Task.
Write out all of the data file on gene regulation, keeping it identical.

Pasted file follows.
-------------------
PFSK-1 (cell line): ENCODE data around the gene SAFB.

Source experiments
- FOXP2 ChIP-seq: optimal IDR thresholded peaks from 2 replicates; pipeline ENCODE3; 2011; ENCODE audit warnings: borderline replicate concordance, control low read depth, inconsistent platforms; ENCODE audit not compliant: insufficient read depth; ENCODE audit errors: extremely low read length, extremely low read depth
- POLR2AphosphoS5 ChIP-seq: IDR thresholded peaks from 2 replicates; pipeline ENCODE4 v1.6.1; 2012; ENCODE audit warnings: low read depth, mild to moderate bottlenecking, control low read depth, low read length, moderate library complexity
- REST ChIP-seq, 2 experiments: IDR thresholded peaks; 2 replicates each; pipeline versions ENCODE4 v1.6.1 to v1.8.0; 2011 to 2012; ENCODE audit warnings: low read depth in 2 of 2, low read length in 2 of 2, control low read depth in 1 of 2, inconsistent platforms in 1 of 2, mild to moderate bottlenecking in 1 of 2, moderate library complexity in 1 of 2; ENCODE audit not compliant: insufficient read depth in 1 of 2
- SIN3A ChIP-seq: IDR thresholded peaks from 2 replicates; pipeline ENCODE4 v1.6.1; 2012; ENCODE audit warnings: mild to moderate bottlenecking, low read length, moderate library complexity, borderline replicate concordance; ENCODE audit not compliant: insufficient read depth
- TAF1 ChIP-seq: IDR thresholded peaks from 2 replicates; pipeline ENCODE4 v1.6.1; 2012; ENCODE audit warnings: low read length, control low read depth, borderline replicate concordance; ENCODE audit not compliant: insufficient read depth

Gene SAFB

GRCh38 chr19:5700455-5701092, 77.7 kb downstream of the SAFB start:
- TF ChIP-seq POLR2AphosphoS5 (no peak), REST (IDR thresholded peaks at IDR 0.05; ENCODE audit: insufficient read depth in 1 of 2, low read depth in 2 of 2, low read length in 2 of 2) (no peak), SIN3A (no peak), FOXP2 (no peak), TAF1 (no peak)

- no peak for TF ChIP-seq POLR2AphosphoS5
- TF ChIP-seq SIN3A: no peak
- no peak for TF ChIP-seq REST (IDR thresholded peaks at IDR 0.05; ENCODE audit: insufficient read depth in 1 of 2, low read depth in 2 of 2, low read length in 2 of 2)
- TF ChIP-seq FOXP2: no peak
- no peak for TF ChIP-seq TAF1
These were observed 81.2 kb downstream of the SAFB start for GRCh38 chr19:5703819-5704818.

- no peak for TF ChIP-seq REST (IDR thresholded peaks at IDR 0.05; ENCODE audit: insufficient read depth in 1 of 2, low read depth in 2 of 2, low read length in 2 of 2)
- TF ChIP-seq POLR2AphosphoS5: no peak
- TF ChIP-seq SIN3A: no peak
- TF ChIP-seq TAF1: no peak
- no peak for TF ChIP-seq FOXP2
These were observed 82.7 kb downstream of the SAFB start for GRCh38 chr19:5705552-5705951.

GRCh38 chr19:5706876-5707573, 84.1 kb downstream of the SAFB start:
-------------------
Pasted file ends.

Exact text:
PFSK-1 (cell line): ENCODE data around the gene SAFB.

Source experiments
- FOXP2 ChIP-seq: optimal IDR thresholded peaks from 2 replicates; pipeline ENCODE3; 2011; ENCODE audit warnings: borderline replicate concordance, control low read depth, inconsistent platforms; ENCODE audit not compliant: insufficient read depth; ENCODE audit errors: extremely low read length, extremely low read depth
- POLR2AphosphoS5 ChIP-seq: IDR thresholded peaks from 2 replicates; pipeline ENCODE4 v1.6.1; 2012; ENCODE audit warnings: low read depth, mild to moderate bottlenecking, control low read depth, low read length, moderate library complexity
- REST ChIP-seq, 2 experiments: IDR thresholded peaks; 2 replicates each; pipeline versions ENCODE4 v1.6.1 to v1.8.0; 2011 to 2012; ENCODE audit warnings: low read depth in 2 of 2, low read length in 2 of 2, control low read depth in 1 of 2, inconsistent platforms in 1 of 2, mild to moderate bottlenecking in 1 of 2, moderate library complexity in 1 of 2; ENCODE audit not compliant: insufficient read depth in 1 of 2
- SIN3A ChIP-seq: IDR thresholded peaks from 2 replicates; pipeline ENCODE4 v1.6.1; 2012; ENCODE audit warnings: mild to moderate bottlenecking, low read length, moderate library complexity, borderline replicate concordance; ENCODE audit not compliant: insufficient read depth
- TAF1 ChIP-seq: IDR thresholded peaks from 2 replicates; pipeline ENCODE4 v1.6.1; 2012; ENCODE audit warnings: low read length, control low read depth, borderline replicate concordance; ENCODE audit not compliant: insufficient read depth

Gene SAFB

GRCh38 chr19:5700455-5701092, 77.7 kb downstream of the SAFB start:
- TF ChIP-seq POLR2AphosphoS5 (no peak), REST (IDR thresholded peaks at IDR 0.05; ENCODE audit: insufficient read depth in 1 of 2, low read depth in 2 of 2, low read length in 2 of 2) (no peak), SIN3A (no peak), FOXP2 (no peak), TAF1 (no peak)

- no peak for TF ChIP-seq POLR2AphosphoS5
- TF ChIP-seq SIN3A: no peak
- no peak for TF ChIP-seq REST (IDR thresholded peaks at IDR 0.05; ENCODE audit: insufficient read depth in 1 of 2, low read depth in 2 of 2, low read length in 2 of 2)
- TF ChIP-seq FOXP2: no peak
- no peak for TF ChIP-seq TAF1
These were observed 81.2 kb downstream of the SAFB start for GRCh38 chr19:5703819-5704818.

- no peak for TF ChIP-seq REST (IDR thresholded peaks at IDR 0.05; ENCODE audit: insufficient read depth in 1 of 2, low read depth in 2 of 2, low read length in 2 of 2)
- TF ChIP-seq POLR2AphosphoS5: no peak
- TF ChIP-seq SIN3A: no peak
- TF ChIP-seq TAF1: no peak
- no peak for TF ChIP-seq FOXP2
These were observed 82.7 kb downstream of the SAFB start for GRCh38 chr19:5705552-5705951.

GRCh38 chr19:5706876-5707573, 84.1 kb downstream of the SAFB start: